Osaka carved wooden panel Osaka ranma
Exquisite wood grain and outstanding carving techniques
Openwork transoms of elegance and beauty
Osaka Ranma are transoms produced in and around the cities of Osaka, Kishiwada and Suita in Osaka prefecture.
In a Japanese house ranma, or transoms are wooden panels attached between the ceilings and the lintels of two adjoining rooms or a room and passage. They are used above shoji sliding doors to improve lighting and ventilation.
Osaka Ranma are characterized by a wide variety of types including chokokuranma (carved transom) and sukashiboriranma (openwork transom). Chokokuranma, with its carved three dimensional landscape designs is the most time-consuming technique; designs are laid out to make the best use of the natural wood grain including the Yaku cedar, which has become the symbol of Osaka Ranma.
“Sukashiboriranma,” in which fretwork patterns are cut out of the boards made of such trees as paulownia, has an open airy feeling. Other types include osaranma, with its arrangements of carefully balanced strips; kumikoranma, with geometric patterns; and yonukiranma, in which patterns are made using bamboo joints. In addition, Osaka Ranma, focusing on functionality including lighting, have a greater number of softer less intri
The origin of Osaka Ranma is said to date back to the beginning of the17th century. The origin of the techniques can be found at the Hijiri shrine built in 1604 in Izumi city, and the Shitennoji temple rebuilt in the beginning of the 17th century. Originally transoms were used as a means of showing the authority of high-ranking clergy and noblemen. Consequently the center of transom production used to be in Kyoto, but with their introduction to the homes of common folk the center of production moved to Osaka in the middle of the Edo period.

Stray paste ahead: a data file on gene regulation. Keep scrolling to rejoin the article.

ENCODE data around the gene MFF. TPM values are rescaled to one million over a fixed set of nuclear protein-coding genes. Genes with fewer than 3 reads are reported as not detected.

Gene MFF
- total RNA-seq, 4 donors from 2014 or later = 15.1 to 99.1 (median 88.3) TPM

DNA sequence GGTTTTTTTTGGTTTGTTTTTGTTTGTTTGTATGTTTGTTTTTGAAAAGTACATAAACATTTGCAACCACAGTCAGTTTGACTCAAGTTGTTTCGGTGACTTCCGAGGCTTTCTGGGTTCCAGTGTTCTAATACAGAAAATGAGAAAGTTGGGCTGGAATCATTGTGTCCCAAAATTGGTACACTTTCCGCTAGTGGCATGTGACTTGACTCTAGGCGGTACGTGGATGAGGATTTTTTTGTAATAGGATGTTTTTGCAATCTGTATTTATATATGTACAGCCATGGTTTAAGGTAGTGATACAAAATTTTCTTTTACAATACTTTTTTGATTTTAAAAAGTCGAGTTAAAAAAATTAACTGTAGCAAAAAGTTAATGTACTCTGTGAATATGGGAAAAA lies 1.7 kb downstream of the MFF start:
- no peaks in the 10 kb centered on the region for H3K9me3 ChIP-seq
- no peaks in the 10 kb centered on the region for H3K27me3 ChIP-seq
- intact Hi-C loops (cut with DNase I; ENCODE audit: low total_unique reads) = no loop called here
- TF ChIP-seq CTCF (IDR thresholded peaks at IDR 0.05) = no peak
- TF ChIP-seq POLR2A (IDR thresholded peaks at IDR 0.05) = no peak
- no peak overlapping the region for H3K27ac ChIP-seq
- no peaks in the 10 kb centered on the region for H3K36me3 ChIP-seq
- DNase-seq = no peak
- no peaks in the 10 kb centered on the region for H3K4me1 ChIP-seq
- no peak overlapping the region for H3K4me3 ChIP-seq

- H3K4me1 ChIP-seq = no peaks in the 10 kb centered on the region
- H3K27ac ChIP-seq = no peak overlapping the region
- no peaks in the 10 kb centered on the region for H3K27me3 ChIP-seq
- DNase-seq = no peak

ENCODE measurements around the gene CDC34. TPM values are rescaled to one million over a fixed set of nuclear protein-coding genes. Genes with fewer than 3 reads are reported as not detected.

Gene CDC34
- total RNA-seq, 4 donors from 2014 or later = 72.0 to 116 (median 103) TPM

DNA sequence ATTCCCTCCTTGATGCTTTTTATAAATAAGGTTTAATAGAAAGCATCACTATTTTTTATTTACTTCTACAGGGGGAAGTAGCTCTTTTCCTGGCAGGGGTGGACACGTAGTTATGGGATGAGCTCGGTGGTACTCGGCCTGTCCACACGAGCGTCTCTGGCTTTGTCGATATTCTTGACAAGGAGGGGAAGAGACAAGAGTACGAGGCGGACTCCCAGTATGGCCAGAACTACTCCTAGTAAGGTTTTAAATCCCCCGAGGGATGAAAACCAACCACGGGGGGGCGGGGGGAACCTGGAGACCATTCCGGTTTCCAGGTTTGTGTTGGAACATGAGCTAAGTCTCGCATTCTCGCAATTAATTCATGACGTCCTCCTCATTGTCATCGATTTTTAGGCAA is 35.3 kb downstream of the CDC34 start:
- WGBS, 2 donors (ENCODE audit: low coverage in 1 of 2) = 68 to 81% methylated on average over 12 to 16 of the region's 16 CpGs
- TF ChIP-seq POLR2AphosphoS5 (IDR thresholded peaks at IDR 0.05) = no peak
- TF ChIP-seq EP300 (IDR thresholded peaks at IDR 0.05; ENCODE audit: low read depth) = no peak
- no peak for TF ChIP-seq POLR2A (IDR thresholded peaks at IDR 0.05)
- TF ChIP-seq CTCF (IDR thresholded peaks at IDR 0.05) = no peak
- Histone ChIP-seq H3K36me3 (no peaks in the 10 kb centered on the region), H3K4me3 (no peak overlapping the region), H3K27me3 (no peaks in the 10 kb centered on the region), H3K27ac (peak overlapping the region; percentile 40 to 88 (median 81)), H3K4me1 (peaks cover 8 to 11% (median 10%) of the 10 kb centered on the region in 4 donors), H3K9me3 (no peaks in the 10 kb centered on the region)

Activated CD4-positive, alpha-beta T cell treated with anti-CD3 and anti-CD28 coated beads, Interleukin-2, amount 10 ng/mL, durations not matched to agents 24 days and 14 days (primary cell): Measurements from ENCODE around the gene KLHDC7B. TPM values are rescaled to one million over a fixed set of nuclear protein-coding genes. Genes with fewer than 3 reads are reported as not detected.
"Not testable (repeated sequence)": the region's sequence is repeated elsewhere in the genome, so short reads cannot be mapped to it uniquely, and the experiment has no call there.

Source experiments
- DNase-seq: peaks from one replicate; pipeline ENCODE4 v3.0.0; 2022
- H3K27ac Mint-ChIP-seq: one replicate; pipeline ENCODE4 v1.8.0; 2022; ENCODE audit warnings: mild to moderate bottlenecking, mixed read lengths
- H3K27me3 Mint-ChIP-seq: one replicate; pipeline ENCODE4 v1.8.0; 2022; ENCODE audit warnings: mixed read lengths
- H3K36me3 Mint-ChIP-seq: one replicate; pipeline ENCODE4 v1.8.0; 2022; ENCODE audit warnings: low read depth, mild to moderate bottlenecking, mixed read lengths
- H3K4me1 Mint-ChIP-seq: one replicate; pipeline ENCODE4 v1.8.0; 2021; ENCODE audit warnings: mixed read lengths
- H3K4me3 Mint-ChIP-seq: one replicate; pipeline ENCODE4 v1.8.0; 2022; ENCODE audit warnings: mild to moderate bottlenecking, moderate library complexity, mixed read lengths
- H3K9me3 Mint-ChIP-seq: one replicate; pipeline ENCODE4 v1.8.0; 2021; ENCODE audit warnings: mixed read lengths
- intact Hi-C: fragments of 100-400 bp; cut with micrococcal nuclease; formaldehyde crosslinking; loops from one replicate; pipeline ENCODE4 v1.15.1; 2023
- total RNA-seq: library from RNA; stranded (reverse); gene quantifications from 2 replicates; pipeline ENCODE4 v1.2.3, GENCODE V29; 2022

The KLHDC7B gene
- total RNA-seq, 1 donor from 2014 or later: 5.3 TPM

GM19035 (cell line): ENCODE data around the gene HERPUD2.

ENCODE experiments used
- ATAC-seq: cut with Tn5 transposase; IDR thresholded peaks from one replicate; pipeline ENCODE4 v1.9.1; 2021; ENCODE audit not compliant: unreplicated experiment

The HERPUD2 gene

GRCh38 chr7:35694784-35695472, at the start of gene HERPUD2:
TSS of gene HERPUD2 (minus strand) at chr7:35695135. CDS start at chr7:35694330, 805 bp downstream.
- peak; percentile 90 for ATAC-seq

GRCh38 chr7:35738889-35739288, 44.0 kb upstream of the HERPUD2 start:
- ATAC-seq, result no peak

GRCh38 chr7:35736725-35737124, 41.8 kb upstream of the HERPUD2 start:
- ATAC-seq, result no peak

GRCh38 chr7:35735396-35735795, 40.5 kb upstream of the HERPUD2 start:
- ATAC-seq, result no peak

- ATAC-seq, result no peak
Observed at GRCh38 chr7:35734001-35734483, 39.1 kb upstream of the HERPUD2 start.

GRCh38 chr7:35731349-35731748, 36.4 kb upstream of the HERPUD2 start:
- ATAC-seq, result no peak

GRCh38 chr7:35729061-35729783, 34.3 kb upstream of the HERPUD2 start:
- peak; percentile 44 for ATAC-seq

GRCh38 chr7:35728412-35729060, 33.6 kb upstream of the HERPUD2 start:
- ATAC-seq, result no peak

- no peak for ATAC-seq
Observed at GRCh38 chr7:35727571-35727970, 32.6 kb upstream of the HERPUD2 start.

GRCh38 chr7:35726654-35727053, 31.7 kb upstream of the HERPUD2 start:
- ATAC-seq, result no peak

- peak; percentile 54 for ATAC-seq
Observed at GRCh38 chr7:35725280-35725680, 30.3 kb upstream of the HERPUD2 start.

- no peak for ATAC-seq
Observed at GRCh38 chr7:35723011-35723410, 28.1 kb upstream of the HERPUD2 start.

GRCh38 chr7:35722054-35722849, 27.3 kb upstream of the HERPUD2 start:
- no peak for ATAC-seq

At that time, Osaka was a collection and distribution center and known as the “kitchen of Japan” and there were a number of timber wholesalers along the river in Horie (the present Nishi ward, Osaka city) and Yokobori (around the present Kita ward). Naturally many transom artisans gathered around the area, and Osaka became one of the largest transom production areas serving the whole of Japan. Moreover in Osaka, a thriving commercial center, the gathering of many wealthy merchants created a demand for transoms. The techniques of Osaka Ranma have been passed down for over 300 years and were designated as traditional crafts of Japan in 1975.
General Production Process
- 1. Choosing the timber (Senboku)
The main wood used in transoms comes from cedar, hinoki and paulownia trees often aged between 200 to 300 years old. The following describes the production process for a typical chokokuranma type transom with a carved three dimensional design.
- 2. Sawing the timber
After deciding the thickness, width, length and the like of the transom, the board is sawn to the approximate size.
- 3. Drying
The board is left in a dry site out of the wind and left to dry for at least three months; some timber may take several years to dry completely. Failure to thoroughly dry the wood may result in cracking.
- 4. Preparing the timber
Layout lines are drawn as saw guidelines, and the wood is sawn to size.
- 5. Drawing the sketch
A sketch of the scene is drawn directly on the wood surface with a brush and India ink. The fine details of the design are decided while both visualizing the whole scene, and also taking into account any outstanding features of the wood grain, grain direction and the like. In this stage the artisan assess the level of carving skill needed to create the piece, either a high or middle level.
- 6. Sawing work
The unneeded parts are roughly cut away using a thin-tooth saw.
- 7. Adjusting work
Any remaining rough parts left after sawing are carefully shaved with a small knife and the artisan starts to bring out the natural beauty of the wood grain.
- 8. Rough carving
The design is chiseled roughly taking into account the strength and grain of the wood.
- 9. Carving
After the rough carving, based on the sketch, the designs are elaborately carved in three dimensions.
- 10. Cutting the edges
To delineate the carved parts from the outside frames, the edges are cut and the carved parts are emphasized.
- 11. Polishing
To ensure a high shine, the board is polished with mokurou (lacquer tree fruit wax) or ibotarou (wax from insects) using an uzukuri (bundled grass roots).
Polishing the surface of conifers including paulownia or cedar makes the wood grain stand out, creates a lustrous sheen and protects the surface.
- 12. Frame assembly
Finally the carved transom is slotted into a frame ready for positioning above the lintel.
Where to Buy & More Information
Japan Folk Art Museum
ClosedMonday, 2nd Tuesday, Year end and new year holidays